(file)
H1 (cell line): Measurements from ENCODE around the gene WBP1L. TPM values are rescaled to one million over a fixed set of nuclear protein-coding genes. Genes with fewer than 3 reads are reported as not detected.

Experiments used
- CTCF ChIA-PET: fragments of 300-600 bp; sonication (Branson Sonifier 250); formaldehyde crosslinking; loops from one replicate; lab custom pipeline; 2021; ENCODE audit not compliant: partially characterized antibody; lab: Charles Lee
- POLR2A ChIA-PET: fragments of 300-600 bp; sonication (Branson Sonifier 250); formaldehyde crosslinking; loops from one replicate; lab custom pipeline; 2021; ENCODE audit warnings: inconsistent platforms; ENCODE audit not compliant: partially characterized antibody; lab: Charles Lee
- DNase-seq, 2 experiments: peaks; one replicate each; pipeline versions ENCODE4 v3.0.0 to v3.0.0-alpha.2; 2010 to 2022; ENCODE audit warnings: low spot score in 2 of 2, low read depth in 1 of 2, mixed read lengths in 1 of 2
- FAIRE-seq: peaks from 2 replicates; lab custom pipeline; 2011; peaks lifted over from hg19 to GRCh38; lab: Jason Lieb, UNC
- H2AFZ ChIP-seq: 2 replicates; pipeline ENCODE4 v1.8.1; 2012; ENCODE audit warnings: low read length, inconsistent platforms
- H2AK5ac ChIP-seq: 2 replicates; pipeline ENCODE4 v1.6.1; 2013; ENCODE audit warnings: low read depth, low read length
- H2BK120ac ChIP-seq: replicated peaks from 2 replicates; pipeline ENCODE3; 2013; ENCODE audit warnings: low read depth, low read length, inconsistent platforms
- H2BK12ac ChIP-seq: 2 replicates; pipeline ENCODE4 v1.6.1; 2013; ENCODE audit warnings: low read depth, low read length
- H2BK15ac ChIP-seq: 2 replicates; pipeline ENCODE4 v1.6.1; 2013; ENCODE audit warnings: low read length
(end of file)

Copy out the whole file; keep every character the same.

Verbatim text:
H1 (cell line): Measurements from ENCODE around the gene WBP1L. TPM values are rescaled to one million over a fixed set of nuclear protein-coding genes. Genes with fewer than 3 reads are reported as not detected.

Experiments used
- CTCF ChIA-PET: fragments of 300-600 bp; sonication (Branson Sonifier 250); formaldehyde crosslinking; loops from one replicate; lab custom pipeline; 2021; ENCODE audit not compliant: partially characterized antibody; lab: Charles Lee
- POLR2A ChIA-PET: fragments of 300-600 bp; sonication (Branson Sonifier 250); formaldehyde crosslinking; loops from one replicate; lab custom pipeline; 2021; ENCODE audit warnings: inconsistent platforms; ENCODE audit not compliant: partially characterized antibody; lab: Charles Lee
- DNase-seq, 2 experiments: peaks; one replicate each; pipeline versions ENCODE4 v3.0.0 to v3.0.0-alpha.2; 2010 to 2022; ENCODE audit warnings: low spot score in 2 of 2, low read depth in 1 of 2, mixed read lengths in 1 of 2
- FAIRE-seq: peaks from 2 replicates; lab custom pipeline; 2011; peaks lifted over from hg19 to GRCh38; lab: Jason Lieb, UNC
- H2AFZ ChIP-seq: 2 replicates; pipeline ENCODE4 v1.8.1; 2012; ENCODE audit warnings: low read length, inconsistent platforms
- H2AK5ac ChIP-seq: 2 replicates; pipeline ENCODE4 v1.6.1; 2013; ENCODE audit warnings: low read depth, low read length
- H2BK120ac ChIP-seq: replicated peaks from 2 replicates; pipeline ENCODE3; 2013; ENCODE audit warnings: low read depth, low read length, inconsistent platforms
- H2BK12ac ChIP-seq: 2 replicates; pipeline ENCODE4 v1.6.1; 2013; ENCODE audit warnings: low read depth, low read length
- H2BK15ac ChIP-seq: 2 replicates; pipeline ENCODE4 v1.6.1; 2013; ENCODE audit warnings: low read length